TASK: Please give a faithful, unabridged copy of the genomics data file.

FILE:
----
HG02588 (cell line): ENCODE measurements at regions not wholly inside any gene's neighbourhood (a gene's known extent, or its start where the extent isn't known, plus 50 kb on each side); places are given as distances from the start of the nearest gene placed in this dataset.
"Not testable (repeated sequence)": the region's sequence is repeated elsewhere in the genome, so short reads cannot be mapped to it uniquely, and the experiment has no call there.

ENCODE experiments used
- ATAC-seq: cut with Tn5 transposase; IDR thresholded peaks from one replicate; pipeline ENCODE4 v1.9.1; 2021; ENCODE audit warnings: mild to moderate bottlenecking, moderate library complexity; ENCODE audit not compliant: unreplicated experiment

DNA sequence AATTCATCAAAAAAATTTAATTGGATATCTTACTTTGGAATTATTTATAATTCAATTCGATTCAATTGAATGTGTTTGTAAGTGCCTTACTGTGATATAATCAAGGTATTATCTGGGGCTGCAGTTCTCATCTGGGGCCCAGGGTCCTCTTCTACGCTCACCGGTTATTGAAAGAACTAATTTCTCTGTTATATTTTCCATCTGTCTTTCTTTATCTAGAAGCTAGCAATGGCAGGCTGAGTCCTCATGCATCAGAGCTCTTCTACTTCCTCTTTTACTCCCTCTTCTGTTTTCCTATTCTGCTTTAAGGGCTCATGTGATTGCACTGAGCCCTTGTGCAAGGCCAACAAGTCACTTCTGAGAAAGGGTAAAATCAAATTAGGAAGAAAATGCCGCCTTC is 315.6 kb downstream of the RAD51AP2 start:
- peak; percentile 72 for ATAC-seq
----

HG02588 (cell line): ENCODE measurements at regions not wholly inside any gene's neighbourhood (a gene's known extent, or its start where the extent isn't known, plus 50 kb on each side); places are given as distances from the start of the nearest gene placed in this dataset.
"Not testable (repeated sequence)": the region's sequence is repeated elsewhere in the genome, so short reads cannot be mapped to it uniquely, and the experiment has no call there.

ENCODE experiments used
- ATAC-seq: cut with Tn5 transposase; IDR thresholded peaks from one replicate; pipeline ENCODE4 v1.9.1; 2021; ENCODE audit warnings: mild to moderate bottlenecking, moderate library complexity; ENCODE audit not compliant: unreplicated experiment

DNA sequence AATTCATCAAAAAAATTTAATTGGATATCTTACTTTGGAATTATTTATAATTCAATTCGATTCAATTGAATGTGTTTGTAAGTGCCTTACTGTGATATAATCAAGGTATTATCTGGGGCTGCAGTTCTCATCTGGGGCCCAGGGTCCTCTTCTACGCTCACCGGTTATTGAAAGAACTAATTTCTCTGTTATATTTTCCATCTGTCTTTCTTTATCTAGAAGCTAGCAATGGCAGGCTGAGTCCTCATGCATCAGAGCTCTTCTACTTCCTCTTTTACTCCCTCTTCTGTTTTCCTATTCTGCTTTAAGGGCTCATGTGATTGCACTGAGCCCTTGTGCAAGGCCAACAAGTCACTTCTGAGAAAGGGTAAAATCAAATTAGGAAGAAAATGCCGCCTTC is 315.6 kb downstream of the RAD51AP2 start:
- peak; percentile 72 for ATAC-seq